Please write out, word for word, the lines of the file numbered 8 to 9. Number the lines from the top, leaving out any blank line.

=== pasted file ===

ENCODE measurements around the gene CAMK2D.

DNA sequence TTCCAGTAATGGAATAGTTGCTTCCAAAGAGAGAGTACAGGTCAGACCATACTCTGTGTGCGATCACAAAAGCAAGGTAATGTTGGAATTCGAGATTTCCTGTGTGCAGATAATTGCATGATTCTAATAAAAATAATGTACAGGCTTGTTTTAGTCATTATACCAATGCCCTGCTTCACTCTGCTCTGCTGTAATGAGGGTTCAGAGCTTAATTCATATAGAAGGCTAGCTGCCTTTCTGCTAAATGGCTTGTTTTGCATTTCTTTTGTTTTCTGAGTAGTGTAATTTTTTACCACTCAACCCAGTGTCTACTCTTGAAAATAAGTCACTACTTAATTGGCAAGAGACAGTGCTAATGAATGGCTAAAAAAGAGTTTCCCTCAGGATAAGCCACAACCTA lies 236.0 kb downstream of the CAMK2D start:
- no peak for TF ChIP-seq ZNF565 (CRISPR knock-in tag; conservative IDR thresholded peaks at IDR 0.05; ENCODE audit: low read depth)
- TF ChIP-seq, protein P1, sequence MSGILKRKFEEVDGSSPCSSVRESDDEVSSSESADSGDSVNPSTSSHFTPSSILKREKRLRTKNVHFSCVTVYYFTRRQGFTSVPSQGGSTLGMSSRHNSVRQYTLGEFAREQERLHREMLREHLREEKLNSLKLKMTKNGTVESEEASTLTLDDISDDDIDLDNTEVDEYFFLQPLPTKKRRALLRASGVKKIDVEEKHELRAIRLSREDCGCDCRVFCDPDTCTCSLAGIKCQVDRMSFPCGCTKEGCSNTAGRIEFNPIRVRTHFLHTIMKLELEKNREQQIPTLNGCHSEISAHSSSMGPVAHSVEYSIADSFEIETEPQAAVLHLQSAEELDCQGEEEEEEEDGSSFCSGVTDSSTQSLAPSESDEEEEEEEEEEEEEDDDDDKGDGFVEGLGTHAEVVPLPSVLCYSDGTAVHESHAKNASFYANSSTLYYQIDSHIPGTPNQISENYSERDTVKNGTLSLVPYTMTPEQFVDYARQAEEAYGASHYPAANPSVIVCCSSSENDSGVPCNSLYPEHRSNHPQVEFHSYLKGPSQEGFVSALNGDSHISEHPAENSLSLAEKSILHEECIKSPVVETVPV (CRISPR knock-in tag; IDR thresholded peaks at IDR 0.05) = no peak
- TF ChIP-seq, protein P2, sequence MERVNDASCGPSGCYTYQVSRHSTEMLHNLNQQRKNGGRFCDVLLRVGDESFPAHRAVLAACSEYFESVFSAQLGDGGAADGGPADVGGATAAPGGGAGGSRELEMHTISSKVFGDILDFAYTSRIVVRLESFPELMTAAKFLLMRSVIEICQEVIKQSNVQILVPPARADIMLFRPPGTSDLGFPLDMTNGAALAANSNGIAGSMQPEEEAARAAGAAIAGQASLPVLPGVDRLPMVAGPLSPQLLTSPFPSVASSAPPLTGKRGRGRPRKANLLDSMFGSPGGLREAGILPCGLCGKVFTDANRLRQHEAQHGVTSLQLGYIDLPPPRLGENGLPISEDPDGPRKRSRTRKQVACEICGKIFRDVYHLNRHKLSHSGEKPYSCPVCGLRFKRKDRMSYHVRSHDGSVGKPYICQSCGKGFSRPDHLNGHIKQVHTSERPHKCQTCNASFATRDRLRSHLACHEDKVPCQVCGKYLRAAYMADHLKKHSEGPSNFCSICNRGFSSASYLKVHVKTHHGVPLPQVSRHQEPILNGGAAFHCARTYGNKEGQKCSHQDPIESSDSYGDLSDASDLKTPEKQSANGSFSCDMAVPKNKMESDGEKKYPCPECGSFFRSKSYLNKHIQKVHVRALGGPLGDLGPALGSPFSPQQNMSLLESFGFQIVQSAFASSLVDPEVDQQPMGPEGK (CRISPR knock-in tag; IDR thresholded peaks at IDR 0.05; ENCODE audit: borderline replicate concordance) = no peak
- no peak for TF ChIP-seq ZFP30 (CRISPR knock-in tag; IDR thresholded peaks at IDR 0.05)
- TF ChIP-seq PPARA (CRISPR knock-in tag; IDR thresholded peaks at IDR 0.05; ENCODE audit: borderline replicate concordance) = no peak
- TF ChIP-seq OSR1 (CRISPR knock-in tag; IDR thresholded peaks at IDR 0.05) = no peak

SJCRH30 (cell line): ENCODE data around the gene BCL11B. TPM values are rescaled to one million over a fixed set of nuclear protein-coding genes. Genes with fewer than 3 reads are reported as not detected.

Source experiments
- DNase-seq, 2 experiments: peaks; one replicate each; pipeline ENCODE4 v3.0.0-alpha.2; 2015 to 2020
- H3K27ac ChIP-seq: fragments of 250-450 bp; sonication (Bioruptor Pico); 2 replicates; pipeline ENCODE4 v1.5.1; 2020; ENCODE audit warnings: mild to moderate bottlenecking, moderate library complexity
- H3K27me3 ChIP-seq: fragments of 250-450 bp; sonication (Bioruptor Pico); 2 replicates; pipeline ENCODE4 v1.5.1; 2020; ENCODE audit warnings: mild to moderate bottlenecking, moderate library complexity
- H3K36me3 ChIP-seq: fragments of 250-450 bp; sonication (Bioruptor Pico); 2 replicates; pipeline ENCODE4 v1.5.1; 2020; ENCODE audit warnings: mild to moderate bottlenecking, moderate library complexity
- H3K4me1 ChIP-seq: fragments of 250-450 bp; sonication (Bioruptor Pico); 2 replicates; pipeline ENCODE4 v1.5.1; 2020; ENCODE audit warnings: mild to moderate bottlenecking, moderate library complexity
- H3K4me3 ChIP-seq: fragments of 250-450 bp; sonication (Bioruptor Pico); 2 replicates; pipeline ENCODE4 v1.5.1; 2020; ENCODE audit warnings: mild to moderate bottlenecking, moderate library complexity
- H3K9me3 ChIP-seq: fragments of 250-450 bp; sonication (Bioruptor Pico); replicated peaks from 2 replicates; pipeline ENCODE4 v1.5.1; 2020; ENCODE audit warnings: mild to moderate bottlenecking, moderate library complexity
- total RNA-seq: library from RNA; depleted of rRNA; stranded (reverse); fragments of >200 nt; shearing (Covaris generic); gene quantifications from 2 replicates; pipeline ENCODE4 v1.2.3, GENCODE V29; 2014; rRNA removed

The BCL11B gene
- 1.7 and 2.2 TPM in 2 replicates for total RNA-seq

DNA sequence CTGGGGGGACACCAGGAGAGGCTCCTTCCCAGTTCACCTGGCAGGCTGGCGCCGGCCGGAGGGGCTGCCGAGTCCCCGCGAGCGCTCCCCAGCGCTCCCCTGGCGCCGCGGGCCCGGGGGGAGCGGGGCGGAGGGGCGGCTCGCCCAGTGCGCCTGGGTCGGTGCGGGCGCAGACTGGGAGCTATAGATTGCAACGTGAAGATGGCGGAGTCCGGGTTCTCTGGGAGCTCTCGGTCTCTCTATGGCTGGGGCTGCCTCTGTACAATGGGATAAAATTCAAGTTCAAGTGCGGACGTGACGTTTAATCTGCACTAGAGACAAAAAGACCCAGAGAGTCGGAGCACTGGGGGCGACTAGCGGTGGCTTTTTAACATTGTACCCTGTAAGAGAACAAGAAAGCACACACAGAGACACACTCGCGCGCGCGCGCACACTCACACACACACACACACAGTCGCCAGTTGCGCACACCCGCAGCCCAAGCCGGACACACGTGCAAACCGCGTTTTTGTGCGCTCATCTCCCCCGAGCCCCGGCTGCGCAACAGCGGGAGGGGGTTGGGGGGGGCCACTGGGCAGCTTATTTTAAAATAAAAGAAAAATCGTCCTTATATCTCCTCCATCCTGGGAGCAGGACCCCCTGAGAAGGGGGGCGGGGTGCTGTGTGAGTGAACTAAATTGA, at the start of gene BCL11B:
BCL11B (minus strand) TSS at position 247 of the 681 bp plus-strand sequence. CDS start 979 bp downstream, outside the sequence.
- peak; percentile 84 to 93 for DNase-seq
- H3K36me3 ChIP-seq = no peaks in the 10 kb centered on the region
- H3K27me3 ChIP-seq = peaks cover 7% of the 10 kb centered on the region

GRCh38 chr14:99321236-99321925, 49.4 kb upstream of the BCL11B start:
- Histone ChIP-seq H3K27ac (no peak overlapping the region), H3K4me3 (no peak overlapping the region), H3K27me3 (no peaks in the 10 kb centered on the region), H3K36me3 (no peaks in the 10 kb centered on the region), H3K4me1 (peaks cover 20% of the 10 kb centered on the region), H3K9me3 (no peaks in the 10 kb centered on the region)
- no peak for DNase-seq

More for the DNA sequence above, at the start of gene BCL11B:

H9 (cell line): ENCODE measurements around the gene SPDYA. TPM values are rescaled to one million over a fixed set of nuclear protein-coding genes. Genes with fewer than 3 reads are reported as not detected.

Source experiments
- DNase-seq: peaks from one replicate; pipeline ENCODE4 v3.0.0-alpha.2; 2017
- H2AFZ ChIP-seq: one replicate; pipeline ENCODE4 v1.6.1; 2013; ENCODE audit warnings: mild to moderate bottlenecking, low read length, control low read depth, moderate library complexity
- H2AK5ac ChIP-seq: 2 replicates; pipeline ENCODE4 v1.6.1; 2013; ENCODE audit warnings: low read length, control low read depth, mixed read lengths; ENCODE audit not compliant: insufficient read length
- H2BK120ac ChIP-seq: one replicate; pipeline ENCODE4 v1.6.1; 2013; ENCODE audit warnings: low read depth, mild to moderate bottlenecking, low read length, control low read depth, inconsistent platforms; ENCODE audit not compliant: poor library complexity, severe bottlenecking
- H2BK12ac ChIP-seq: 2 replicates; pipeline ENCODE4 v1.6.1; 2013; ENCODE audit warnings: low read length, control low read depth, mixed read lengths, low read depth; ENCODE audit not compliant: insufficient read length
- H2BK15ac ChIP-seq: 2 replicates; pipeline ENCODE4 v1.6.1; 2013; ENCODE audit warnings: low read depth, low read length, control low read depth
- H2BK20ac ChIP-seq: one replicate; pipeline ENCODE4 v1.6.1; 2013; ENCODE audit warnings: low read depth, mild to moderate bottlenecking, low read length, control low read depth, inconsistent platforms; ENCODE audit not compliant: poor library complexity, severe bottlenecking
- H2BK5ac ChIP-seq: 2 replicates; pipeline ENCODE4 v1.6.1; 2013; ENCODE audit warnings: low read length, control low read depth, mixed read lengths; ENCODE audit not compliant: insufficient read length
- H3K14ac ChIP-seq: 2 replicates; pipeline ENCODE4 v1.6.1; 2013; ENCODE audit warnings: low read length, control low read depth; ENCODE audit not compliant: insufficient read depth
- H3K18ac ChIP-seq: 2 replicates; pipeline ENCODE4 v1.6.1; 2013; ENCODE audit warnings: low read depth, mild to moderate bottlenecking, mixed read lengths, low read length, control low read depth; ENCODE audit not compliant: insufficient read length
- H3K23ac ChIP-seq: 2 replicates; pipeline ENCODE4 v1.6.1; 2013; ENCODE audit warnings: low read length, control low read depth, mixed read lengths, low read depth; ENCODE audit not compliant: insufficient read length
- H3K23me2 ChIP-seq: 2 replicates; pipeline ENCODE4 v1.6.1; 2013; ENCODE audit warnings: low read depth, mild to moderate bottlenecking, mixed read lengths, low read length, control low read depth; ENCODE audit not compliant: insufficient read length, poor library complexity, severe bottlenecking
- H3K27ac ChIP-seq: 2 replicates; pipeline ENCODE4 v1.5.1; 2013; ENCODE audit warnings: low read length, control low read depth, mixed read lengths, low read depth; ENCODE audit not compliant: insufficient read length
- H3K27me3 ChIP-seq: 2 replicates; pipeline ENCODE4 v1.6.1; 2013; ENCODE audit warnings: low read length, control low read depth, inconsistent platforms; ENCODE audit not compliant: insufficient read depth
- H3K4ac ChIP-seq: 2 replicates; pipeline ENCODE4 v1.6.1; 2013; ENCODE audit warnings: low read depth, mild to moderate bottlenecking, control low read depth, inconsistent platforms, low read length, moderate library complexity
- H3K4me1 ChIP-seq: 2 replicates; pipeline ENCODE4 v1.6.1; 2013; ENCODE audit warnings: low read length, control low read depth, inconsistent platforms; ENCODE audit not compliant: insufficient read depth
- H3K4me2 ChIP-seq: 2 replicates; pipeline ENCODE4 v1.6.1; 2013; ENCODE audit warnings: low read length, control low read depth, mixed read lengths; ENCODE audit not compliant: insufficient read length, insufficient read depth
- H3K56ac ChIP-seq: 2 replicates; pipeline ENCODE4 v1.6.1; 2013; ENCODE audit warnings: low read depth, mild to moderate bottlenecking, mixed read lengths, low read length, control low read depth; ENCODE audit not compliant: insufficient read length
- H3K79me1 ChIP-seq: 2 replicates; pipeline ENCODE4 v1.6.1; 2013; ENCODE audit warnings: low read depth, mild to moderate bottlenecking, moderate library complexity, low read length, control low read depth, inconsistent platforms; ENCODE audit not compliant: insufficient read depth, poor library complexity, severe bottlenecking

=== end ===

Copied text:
- TF ChIP-seq OSR1 (CRISPR knock-in tag; IDR thresholded peaks at IDR 0.05) = no peak

SJCRH30 (cell line): ENCODE data around the gene BCL11B. TPM values are rescaled to one million over a fixed set of nuclear protein-coding genes. Genes with fewer than 3 reads are reported as not detected.